I have written about this a lot over the years I suppose in hopes of finding resolution, and yet I still return to the memories almost daily.

I recall our skipper, Ken Pipes, talking about the event one evening, sadness drooped on his shoulders like a too-heavy mantle. He talked about a patrol on Guadalcanal—the Goettge Patrol, led by Lieutenant Colonel Frank Goettge—that was ambushed by Japanese forces and which lost almost its entire 25-man contingent.

Ken Pipes at Khe Sanh.

Skipper Pipes talked about how bad things happen in war and how the Ghost Patrol was another of the long list of actions where Marines were attacked and nearly obliterated. But his and my recognition of this fact of war had no effect, as far as I could tell, in lessening his profound sense of loss, and responsibility, related to the ambush of 25Feb68.

The Ghost Patrol has been the subject of a number of news articles, battle studies, and for a while was used as a case study in the Scouting and Patrolling class at the Marine Corps Basic School at Quantico, Virginia where all new Marine Corps officers and warrant officers are trained. One of the things they taught in that course was how it feels to lose your troops/mates in the chaotic heat of battle, and in retrospect, the ensuing grief.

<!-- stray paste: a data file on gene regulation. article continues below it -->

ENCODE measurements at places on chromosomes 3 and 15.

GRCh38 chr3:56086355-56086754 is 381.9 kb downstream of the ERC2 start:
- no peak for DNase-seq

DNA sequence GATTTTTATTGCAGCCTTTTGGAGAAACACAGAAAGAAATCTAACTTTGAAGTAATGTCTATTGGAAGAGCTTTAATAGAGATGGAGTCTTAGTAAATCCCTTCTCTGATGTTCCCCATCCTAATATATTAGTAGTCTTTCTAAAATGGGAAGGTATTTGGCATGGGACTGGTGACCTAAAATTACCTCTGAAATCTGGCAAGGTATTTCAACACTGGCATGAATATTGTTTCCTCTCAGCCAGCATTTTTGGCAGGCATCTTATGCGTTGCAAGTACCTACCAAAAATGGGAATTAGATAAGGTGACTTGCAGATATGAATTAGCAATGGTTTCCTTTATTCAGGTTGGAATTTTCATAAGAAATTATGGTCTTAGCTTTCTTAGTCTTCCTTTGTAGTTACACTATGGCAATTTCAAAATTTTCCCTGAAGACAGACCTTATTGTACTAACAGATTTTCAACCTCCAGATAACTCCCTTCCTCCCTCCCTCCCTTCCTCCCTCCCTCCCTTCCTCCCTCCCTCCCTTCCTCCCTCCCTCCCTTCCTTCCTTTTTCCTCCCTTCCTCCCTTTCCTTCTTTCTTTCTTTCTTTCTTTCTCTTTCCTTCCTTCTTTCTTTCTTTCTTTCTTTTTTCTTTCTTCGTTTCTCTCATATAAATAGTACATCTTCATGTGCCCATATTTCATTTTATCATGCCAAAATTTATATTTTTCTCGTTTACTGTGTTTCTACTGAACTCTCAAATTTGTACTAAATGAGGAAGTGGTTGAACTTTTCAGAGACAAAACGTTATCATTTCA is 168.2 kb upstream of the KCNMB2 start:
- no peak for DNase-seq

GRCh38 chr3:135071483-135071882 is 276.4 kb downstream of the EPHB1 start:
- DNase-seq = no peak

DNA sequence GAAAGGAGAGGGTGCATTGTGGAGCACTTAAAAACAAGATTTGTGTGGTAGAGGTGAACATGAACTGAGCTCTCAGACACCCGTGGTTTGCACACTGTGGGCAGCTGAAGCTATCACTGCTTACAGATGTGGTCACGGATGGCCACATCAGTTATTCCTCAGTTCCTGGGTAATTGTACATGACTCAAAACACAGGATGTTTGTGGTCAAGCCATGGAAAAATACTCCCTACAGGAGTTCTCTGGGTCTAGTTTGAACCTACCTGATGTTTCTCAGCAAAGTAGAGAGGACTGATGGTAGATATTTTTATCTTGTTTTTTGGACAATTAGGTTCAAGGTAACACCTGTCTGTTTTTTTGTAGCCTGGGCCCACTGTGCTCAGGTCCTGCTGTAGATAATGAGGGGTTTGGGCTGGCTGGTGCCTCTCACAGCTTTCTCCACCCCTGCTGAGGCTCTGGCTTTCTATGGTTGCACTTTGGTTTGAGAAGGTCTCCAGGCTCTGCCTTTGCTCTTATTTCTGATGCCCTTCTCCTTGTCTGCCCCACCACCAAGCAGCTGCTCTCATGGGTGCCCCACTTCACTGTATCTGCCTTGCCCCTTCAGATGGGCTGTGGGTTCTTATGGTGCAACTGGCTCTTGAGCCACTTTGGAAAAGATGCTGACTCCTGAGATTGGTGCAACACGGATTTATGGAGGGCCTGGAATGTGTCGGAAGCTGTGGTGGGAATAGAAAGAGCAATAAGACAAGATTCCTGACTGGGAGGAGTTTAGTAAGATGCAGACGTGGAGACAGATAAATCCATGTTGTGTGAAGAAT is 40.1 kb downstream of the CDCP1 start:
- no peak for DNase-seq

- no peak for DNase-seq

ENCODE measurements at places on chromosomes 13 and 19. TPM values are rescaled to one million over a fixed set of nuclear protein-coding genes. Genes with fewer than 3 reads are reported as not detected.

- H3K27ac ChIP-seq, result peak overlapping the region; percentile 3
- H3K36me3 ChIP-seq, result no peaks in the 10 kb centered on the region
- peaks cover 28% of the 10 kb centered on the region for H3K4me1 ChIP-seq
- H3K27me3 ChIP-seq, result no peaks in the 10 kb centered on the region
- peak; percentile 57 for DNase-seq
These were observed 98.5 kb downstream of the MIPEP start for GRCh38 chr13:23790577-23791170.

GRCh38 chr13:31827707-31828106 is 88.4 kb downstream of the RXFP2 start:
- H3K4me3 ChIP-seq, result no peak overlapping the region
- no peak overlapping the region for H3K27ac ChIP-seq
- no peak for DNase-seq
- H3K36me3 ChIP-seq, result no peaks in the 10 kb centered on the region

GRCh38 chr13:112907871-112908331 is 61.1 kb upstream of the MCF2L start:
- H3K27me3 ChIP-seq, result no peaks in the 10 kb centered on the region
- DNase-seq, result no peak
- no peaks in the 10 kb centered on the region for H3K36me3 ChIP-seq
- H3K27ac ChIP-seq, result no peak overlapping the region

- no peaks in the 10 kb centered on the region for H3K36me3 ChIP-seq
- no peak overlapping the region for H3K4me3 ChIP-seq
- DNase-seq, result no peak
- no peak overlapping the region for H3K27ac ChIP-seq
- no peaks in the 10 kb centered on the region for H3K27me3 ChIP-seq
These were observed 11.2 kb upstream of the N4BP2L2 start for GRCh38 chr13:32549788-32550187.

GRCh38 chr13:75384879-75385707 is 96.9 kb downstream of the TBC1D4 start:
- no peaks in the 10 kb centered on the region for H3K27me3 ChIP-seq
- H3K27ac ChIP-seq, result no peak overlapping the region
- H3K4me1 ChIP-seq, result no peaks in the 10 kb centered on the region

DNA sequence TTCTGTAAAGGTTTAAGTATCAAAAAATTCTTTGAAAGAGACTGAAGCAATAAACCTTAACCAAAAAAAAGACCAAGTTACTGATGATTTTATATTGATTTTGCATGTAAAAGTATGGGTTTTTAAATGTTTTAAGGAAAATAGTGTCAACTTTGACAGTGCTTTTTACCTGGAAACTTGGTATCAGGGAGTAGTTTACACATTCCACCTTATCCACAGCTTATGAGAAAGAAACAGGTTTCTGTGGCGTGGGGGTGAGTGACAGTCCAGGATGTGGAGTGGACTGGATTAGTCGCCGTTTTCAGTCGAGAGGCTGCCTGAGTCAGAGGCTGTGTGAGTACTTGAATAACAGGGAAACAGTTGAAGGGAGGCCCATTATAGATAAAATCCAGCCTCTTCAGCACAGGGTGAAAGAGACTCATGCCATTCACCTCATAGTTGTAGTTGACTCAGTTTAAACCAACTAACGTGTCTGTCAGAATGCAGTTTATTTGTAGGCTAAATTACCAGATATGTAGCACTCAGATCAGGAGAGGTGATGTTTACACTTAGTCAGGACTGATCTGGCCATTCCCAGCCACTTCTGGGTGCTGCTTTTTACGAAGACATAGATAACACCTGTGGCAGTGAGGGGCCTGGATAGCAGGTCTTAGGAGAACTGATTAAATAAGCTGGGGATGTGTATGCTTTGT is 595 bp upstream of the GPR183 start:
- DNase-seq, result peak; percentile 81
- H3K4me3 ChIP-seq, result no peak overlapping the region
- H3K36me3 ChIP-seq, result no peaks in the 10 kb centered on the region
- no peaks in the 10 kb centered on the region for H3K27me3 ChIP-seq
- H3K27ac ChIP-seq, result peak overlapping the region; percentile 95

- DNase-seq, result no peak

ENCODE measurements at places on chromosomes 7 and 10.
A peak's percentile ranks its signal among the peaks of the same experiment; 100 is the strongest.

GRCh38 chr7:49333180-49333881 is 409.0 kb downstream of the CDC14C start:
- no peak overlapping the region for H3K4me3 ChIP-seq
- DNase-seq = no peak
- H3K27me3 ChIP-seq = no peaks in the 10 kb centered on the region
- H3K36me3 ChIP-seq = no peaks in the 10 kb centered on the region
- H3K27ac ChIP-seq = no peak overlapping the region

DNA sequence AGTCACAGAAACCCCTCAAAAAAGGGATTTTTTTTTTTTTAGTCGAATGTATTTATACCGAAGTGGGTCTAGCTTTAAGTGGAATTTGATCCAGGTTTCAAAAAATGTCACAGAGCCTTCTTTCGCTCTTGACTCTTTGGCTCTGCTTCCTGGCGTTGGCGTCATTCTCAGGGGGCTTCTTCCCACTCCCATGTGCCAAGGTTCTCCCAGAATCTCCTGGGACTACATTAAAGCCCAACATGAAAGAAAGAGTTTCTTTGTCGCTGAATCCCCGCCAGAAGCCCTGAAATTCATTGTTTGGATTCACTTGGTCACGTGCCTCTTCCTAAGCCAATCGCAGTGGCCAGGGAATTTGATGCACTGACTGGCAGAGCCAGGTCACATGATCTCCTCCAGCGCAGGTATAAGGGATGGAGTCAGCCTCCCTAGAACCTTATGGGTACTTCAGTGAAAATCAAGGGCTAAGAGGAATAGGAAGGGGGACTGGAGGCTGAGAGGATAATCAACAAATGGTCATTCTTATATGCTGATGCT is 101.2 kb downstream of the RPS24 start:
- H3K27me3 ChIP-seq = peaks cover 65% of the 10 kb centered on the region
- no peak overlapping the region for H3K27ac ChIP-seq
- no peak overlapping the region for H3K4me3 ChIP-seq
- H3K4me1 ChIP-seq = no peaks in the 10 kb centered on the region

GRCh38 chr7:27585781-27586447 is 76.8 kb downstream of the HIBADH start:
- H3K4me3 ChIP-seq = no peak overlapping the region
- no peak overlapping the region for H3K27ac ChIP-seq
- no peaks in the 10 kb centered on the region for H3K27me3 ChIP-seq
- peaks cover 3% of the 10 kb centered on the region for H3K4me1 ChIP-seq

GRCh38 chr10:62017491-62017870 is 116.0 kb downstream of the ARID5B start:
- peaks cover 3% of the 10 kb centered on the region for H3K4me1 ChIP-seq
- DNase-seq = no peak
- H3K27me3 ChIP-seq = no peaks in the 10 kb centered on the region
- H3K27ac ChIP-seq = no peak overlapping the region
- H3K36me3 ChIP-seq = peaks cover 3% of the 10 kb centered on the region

One of the online dictionaries defines grief as “deep sorrow, especially the sorrow caused by someone’s death.”

Grief comes in a variety of types. According to the website WHAT’S YOUR GRIEF (https://whatsyourgrief.com/ ), grief can be prolonged, anticipatory, masked, disenfranchised, secondary, cumulative, inhibited, ambiguous, complicated, normal, traumatic, abbreviated, exaggerated, absent, prolonged, chronic, and collective, to name a few.

Blogger Ken Rodgers while at Khe Sanh. Photo courtesy of Michael E. O’Hara.

As far as I can discern from my short appraisal of the types of grief, I suffer—or have suffered, related to the events surrounding the Ghost Patrol: normal, prolonged, complicated, traumatic, chronic and collective grief.

Collective grief, in my case, means that besides my problems with the malady, I am joined by a relatively large number of my fellow Khe Sanh survivors in our grief that is also prolonged and chronic and traumatic.